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14 Enero 2018, 10:58 | Crisanna Felipe
Trump uses slur to describe immigrants from Haiti Africa
The African Union, a group representing the continent's countries, issued a blistering statement demanding that President Donald Trump retract and apologize for comments referring to African nations as "shitholes".
Trump's insults - along with his rejection of the bipartisan immigration deal drafted by six senators- also threatened to further complicate efforts to extend protections for hundreds of thousands of young immigrants, many of whom were brought to the country as children and now are here illegally.
Trump's reportedly crude outburst against migrants from the African continent and Haiti have set off a firestorm of global rebuke.
The Vatican newspaper on Friday branded U.S. President Donald Trump'sreported comments about African countries and Haiti as "particularly harsh and offensive".
African Union ambassadors to the United Nations have demanded an apology from U.S. President Donald Trump for his racist remark on the people of Africa.
Trump tweeted a convoluted denial early Friday but Democratic Senator Dick Durbin pushed back, saying the president repeatedly used the term "shithole" during a Thursday White House meeting on immigration reform.
Trumps lies are so numerous and patent that even members of his own team chose silence and equivocation when asked to respond to his latest insulting reference to African countries as sh-hole countries and his objection to allowing Haitians into the US.
Trump reportedly used the word "s**thole" to describe Haiti and El Salvador, as also African countries, while discussing immigration issues with U.S. lawmakers on Thursday.
Senegal's President, Macky Sall, said in a tweet that he was "shocked by the words of President Trump on Haiti and Africa". In their recent book, "Let Trump Be Trump", former top campaign aides Corey Lewandowski and David Bossie described the four major food groups on Trump's campaign plane as "McDonald's, Kentucky Fried Chicken, pizza and Diet Coke".
Lawmakers are under a March 5 deadline to write legislation to fix the Obama-era Deferred Action for Childhood Arrivals program, also known as DACA.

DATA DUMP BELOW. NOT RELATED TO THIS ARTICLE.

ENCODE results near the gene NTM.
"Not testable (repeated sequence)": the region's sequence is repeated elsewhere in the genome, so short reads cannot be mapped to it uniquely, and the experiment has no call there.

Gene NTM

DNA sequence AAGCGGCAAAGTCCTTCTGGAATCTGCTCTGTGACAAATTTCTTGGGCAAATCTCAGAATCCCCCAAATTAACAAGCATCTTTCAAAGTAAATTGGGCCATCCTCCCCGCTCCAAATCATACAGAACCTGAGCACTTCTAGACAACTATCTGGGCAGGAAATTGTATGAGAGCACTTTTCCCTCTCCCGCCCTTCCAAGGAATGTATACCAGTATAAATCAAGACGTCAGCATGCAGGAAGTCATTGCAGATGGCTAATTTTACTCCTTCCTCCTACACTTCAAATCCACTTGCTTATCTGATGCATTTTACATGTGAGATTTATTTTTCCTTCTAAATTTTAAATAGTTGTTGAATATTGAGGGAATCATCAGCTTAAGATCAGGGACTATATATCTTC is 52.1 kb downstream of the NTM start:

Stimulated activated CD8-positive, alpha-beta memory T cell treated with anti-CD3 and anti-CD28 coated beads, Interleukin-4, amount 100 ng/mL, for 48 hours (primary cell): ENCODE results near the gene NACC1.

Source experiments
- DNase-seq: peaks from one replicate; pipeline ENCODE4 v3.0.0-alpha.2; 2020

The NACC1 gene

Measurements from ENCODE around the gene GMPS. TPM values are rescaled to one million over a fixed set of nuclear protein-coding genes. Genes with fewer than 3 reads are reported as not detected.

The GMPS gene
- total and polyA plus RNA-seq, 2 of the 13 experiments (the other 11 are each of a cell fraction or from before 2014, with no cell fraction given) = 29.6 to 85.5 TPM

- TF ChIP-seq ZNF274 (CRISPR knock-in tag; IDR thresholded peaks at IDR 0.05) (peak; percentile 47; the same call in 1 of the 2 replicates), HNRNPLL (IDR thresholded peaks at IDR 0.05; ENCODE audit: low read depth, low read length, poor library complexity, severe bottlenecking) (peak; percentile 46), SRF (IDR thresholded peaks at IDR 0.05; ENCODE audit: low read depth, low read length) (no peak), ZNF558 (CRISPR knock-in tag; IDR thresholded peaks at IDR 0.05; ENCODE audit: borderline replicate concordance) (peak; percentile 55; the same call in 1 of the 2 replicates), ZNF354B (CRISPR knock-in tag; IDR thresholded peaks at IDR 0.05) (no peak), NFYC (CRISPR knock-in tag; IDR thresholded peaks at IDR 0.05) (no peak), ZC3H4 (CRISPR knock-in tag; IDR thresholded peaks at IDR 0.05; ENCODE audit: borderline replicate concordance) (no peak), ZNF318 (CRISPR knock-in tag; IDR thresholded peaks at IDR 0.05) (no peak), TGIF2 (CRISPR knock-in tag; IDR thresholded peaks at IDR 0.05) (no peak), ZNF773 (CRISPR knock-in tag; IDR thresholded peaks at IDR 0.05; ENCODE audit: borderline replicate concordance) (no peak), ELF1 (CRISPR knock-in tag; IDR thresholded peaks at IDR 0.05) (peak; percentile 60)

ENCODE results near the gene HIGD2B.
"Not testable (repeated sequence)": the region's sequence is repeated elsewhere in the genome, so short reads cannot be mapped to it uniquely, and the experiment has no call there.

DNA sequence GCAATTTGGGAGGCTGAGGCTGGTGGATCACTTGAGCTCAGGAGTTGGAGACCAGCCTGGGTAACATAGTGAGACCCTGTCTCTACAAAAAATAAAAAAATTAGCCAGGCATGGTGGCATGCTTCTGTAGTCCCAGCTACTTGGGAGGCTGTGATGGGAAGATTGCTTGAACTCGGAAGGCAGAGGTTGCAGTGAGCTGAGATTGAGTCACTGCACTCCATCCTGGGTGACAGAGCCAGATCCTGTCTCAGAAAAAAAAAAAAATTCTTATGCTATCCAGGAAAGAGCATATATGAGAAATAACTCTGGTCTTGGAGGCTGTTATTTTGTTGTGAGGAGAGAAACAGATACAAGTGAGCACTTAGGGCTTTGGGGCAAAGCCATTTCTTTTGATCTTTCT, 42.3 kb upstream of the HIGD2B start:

This week, Trump once again proved just how racist his thoughts and actions were when discussing Haiti and African countries.
But aside from that word, what the president said was a big, big deal, something that can't be ignored.
"We must settle the fate of Dreamers and as the meeting at the White House showed, passing DACA protections into law is within reach", said U.S. Senate Minority Leader Charles Schumer, D-N.Y. "The Wall was not properly funded, Chain and Lottery were made worse and the US would be forced to take large numbers of people from high crime countries".
"Why do we need more Haitians?" they also reported Trump as saying.
El Salvador's government sent the U.S. a formal letter of protest that said the president had "implicitly" accepted the use of "harsh terms detrimental to the dignity of El Salvador and other countries".
"You can not dismiss entire countries and continents as "shitholes" whose entire populations, who are not white, are therefore not welcome", Rupert Colville, spokesman for the United Nations human rights office, told reporters in Geneva.
While some of his evangelical backers expressed support for his leadership, other conservative Christians are calling the president racist and that church leaders had a moral imperative to condemn him. Trump allegedly said, according to The Post.
His comment that some of the hateful white supremacist demonstrators who turned up in Charlottesville, Va., were "fine people".
South Carolina Republican Sen.
"We still think we can get there", White House press secretary Sarah Huckabee Sanders said at the daily White House news briefing.
He was referring to January 19, when funds for operating federal agencies expires. So Graham and Durbin have been working tirelessly on a compromise bill that can win Republican and Democratic votes, and whether it can advance on Capitol Hill depends heavily on whether it receives Trump's blessing. I could tell you how I have spent an inordinate amount of time and energy, throughout my life, educating people about Haiti and disabusing them of the damaging, incorrect notions they have about the country of my parents' birth.
Orlando's Haitian community reacts to Trump remark
Kehrnde Isa who has a masters degree and is of Nigerian origin says those who agree with President Trump's remarks are mistaken. A few hours earlier he wrote: " The language used by me at the Daca meeting was tough, but this was not the language used ".
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